Over the last decade, the Utah Legislature has considered a number of bills on the topic of food safety, food production and distribution and land preservation.  Much of the attention has been centered on how to reduce regulations on local food production and distribution without compromising food safety.  Unfortunately, proposed legislation created conflict with urban and rural stakeholders, small and large producers and others.  In an effort to minimize the conflict and bring stakeholders together, the 2017 Utah Legislature passed a bill creating a Local Food Advisory Council, comprised of several legislators and nearly a dozen agriculture industry representatives.  The primary charge of the Local Food Advisory Council is to make recommendations on how best to promote vibrant, locally owned farms, promote resilient ecosystems, promote strong communities and healthy eating and develop a robust, integrated local food system.   


Many Utahns are looking for locally grown produce.  For many, eating local food protects the environment, improves personal health, enhances the freshness of the food and contributes to the local economy.  It is estimated that only 20-25 percent of the retail cost from fresh fruit and vegetables is retained by the farmer.  The remaining 75-80 percent is filtered into marketing, transportation, processing, retailing and other services external to the farmer. 

Local food production has increased in popularity in recent years.  Between 1997 and 2007 (10 years), direct-to-consumer sales, such as farmers markets, rose 105 percent – two times faster than total agricultural sales.  At the same time, the number of farms selling directly to the consumer increased 24 percent.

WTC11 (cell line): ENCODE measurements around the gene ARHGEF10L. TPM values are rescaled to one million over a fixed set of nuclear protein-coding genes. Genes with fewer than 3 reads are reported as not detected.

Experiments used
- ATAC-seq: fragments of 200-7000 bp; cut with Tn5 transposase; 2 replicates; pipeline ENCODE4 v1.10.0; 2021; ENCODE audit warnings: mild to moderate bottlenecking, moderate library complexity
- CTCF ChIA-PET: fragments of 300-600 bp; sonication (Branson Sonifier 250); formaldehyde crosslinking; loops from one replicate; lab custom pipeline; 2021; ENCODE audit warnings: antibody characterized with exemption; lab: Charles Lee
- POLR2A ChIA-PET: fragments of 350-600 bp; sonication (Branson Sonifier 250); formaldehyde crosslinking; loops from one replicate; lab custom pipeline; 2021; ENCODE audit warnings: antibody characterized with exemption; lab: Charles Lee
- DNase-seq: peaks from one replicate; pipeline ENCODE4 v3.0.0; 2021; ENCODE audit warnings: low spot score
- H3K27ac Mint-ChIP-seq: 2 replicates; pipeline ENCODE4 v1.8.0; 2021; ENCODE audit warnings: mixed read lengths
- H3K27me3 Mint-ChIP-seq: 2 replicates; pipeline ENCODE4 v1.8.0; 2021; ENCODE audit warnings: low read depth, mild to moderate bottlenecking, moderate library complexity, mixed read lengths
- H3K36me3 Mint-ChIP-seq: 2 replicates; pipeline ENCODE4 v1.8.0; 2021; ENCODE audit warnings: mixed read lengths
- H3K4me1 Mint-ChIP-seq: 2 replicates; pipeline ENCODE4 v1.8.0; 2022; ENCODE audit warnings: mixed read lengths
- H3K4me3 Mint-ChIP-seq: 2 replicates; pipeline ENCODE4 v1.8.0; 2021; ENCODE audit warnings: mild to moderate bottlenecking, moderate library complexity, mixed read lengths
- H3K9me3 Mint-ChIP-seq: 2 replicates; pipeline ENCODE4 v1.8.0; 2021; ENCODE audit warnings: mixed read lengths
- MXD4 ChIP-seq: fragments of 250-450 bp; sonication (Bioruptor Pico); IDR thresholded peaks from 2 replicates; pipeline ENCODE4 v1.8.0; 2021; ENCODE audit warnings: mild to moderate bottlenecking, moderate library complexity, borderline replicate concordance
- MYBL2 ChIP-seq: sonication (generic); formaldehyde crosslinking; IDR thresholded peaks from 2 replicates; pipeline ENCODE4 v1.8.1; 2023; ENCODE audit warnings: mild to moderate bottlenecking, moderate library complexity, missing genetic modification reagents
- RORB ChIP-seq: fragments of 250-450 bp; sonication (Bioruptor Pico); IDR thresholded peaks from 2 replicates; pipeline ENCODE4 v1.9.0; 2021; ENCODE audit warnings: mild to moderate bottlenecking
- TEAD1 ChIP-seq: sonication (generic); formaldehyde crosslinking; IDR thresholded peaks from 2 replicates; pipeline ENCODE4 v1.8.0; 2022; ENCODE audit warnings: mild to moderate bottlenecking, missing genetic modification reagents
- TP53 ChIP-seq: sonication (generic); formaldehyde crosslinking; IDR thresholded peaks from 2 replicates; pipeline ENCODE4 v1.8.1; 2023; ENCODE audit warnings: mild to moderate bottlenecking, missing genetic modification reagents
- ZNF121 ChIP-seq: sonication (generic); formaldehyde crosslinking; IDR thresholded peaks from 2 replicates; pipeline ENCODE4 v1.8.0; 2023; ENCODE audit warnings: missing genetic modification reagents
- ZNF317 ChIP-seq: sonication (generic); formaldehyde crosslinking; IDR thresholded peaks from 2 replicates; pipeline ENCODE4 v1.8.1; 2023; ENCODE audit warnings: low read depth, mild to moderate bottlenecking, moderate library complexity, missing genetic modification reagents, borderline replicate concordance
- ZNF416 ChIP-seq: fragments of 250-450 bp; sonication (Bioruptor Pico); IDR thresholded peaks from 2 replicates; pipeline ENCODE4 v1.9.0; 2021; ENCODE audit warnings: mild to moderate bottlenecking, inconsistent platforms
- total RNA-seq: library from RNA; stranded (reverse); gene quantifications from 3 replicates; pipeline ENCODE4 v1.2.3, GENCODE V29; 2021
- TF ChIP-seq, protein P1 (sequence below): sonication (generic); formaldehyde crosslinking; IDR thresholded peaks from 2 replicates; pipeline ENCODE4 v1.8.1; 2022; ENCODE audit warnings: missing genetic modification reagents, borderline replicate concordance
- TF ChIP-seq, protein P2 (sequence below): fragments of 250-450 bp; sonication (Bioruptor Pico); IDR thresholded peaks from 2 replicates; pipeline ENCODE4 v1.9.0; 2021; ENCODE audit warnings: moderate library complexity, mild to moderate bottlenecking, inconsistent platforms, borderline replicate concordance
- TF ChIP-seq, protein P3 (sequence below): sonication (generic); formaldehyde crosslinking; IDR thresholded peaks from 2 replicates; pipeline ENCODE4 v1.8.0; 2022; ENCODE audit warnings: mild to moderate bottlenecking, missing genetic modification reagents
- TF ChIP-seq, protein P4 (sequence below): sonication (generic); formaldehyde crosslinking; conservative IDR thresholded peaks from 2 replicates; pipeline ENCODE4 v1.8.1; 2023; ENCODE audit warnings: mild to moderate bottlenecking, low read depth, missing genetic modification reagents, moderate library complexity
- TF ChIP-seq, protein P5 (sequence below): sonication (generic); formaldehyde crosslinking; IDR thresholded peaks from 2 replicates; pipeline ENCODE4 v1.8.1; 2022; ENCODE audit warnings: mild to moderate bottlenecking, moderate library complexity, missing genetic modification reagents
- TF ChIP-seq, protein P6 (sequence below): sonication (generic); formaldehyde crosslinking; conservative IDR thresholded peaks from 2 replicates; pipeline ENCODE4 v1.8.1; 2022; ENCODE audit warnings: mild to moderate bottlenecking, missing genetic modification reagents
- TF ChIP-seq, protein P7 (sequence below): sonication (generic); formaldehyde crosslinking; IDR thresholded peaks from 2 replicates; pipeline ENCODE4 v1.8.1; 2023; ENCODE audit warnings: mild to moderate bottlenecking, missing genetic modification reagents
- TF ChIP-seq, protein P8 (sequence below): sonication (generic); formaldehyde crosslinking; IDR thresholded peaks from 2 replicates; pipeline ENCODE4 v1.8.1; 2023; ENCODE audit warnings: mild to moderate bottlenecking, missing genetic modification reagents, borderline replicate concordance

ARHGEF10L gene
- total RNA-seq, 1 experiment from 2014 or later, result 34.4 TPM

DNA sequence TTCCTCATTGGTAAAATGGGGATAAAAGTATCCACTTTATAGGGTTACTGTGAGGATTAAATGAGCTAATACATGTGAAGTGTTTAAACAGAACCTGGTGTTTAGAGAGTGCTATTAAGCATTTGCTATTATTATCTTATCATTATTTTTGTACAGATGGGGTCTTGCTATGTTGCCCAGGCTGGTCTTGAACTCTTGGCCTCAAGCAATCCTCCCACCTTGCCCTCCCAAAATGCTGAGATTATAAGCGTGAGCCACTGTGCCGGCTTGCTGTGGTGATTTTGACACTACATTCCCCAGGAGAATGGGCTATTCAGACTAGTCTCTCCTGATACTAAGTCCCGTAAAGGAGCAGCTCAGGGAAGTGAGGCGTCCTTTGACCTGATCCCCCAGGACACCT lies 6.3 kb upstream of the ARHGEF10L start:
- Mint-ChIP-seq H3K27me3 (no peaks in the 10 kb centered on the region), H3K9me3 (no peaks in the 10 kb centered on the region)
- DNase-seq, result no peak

Co-chairs of the Local Food Advisory Council are Senator Davis (D-Salt Lake City) and Representative Handy (R-Layton).  Under their direction, the Council has identified four topics and subgroups to more fully accomplish the legislative intent of the 2017 legislation.  Topics include: agriculture land preservation, regulations, innovations in production and innovations in distribution. 

The 2017 legislation directs this Council to meet for five years with annual reports to the Natural Resources, Environment and Agriculture Interim Committee.  The Council has met several times with the subgroups just starting to meet in the spring of 2018.  


Utah Farm Bureau supports all participants in the food chain, from producers to consumers, working towards safe food, including but not limited to education, research and programs designed to ensure food safety.  Utah Farm Bureau also supports vertical integrated, direct to consumer sales, processing and product value- adding that secures the sustainability, market stability and safety of the entire food chain, with consideration to risk. 

For more information, contact Sterling Brown, Vice President – Public Policy at